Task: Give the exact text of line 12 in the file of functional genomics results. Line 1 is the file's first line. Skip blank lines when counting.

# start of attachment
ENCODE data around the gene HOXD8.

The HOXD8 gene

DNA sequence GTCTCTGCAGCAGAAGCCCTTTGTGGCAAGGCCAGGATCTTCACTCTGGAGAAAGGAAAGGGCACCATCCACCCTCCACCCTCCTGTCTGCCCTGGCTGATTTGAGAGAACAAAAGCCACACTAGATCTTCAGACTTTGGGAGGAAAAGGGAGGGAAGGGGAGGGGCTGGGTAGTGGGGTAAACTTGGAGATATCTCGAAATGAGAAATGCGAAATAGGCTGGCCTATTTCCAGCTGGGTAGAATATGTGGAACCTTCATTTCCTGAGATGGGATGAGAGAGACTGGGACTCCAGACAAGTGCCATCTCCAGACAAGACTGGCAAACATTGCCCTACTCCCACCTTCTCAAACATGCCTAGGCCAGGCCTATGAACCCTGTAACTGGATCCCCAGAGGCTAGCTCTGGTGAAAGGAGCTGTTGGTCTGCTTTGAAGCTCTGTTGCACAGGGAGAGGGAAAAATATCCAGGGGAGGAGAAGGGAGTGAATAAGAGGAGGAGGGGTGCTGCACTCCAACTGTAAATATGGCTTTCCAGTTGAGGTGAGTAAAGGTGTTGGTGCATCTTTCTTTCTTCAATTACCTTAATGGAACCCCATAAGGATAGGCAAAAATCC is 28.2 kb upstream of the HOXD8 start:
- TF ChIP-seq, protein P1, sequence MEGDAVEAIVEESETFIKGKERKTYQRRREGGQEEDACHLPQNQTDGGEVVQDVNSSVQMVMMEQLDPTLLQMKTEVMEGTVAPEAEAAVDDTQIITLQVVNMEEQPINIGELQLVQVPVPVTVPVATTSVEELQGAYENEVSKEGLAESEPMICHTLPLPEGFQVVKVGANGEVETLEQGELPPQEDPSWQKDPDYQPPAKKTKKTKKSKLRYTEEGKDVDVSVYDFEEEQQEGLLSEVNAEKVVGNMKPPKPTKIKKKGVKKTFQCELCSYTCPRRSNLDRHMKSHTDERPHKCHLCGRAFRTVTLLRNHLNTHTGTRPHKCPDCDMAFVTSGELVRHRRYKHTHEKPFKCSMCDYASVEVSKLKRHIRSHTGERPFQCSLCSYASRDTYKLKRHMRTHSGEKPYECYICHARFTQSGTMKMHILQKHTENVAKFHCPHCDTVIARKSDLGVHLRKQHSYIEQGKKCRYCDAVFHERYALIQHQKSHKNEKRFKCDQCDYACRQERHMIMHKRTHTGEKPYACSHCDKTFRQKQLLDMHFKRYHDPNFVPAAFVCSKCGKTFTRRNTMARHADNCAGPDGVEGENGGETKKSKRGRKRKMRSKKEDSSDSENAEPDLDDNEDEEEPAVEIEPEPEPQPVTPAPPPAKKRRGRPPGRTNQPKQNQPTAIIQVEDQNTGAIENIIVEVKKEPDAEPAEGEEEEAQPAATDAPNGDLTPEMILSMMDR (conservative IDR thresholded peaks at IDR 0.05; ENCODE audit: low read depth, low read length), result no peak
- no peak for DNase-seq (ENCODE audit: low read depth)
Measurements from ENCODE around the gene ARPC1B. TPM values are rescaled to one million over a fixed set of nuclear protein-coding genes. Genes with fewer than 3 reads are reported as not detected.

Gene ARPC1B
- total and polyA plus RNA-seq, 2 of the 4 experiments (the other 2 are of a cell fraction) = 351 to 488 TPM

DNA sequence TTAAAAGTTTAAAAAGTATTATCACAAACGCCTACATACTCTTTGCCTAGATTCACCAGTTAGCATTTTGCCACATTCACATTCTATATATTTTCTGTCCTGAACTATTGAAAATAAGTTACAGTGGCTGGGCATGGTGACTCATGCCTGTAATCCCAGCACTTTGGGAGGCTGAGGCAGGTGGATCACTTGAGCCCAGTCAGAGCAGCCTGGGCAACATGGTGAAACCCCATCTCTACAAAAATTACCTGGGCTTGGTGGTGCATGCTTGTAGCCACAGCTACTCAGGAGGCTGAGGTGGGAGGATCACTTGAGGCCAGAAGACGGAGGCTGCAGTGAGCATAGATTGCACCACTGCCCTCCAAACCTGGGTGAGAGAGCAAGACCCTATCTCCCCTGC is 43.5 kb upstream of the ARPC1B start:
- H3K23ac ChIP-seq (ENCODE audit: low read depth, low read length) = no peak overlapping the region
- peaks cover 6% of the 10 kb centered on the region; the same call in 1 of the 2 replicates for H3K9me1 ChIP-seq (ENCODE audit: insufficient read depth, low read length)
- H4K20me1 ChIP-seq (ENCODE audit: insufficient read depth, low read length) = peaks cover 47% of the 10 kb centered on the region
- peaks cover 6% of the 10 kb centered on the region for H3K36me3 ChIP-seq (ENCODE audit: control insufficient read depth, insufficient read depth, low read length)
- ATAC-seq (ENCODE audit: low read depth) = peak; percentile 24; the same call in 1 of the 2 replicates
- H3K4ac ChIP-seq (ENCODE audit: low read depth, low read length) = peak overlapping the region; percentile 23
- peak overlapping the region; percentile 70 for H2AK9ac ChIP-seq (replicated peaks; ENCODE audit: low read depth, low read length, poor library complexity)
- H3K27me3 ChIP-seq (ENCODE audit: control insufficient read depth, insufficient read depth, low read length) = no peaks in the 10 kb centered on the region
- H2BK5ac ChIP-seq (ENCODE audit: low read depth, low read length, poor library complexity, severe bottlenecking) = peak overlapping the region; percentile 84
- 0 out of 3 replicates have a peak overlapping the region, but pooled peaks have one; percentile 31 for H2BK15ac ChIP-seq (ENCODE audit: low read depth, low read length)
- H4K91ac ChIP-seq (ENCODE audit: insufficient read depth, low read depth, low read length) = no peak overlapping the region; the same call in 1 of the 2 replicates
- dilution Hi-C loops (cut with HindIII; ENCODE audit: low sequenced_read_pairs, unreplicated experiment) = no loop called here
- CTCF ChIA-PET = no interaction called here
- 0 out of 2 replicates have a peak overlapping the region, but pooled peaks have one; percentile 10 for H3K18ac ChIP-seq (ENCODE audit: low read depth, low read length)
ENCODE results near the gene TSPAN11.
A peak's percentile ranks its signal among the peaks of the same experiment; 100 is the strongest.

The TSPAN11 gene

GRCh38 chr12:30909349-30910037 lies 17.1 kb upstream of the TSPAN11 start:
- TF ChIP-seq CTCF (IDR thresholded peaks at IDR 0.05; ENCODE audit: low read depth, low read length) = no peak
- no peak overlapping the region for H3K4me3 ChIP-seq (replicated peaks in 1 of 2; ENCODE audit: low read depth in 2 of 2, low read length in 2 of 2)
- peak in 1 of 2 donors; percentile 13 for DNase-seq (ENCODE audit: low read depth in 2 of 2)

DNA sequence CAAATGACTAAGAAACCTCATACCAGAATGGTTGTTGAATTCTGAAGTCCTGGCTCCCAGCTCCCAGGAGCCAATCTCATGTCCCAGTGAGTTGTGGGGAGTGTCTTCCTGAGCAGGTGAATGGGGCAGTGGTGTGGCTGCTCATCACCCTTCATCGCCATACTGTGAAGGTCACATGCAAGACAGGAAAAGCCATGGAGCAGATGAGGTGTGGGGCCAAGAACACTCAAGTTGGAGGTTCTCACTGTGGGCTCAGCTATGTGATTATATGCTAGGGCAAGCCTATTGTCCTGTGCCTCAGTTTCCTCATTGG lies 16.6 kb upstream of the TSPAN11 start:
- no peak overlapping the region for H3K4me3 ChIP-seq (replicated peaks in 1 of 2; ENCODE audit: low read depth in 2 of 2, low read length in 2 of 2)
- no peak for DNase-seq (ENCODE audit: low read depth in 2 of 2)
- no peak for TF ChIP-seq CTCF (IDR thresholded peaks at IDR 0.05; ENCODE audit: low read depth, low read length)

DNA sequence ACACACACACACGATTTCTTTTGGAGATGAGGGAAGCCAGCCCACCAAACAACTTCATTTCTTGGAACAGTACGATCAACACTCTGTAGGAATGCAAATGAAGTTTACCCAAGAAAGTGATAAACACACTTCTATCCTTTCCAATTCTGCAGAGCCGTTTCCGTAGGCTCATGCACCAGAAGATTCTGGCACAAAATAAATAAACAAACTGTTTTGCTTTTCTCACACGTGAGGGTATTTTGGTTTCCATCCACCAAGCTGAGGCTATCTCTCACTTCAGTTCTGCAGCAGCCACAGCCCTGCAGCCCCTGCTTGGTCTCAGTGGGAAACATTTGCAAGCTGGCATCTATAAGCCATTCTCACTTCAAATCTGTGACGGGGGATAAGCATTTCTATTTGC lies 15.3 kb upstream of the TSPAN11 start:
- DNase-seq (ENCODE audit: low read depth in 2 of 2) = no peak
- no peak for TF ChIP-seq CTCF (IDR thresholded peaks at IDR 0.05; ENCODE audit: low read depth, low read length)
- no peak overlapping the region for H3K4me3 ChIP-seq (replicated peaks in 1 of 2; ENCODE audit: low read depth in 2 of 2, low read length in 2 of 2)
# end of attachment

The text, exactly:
- H4K20me1 ChIP-seq (ENCODE audit: insufficient read depth, low read length) = peaks cover 47% of the 10 kb centered on the region